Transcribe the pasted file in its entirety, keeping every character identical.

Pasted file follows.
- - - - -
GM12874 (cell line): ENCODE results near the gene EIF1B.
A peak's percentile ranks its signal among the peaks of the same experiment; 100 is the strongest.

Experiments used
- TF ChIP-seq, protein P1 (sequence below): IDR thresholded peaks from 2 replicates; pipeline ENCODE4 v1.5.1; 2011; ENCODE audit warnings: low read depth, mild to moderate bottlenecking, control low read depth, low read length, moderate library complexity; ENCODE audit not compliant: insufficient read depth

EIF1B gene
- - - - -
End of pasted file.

GM12874 (cell line): ENCODE results near the gene EIF1B.
A peak's percentile ranks its signal among the peaks of the same experiment; 100 is the strongest.

Experiments used
- TF ChIP-seq, protein P1 (sequence below): IDR thresholded peaks from 2 replicates; pipeline ENCODE4 v1.5.1; 2011; ENCODE audit warnings: low read depth, mild to moderate bottlenecking, control low read depth, low read length, moderate library complexity; ENCODE audit not compliant: insufficient read depth

EIF1B gene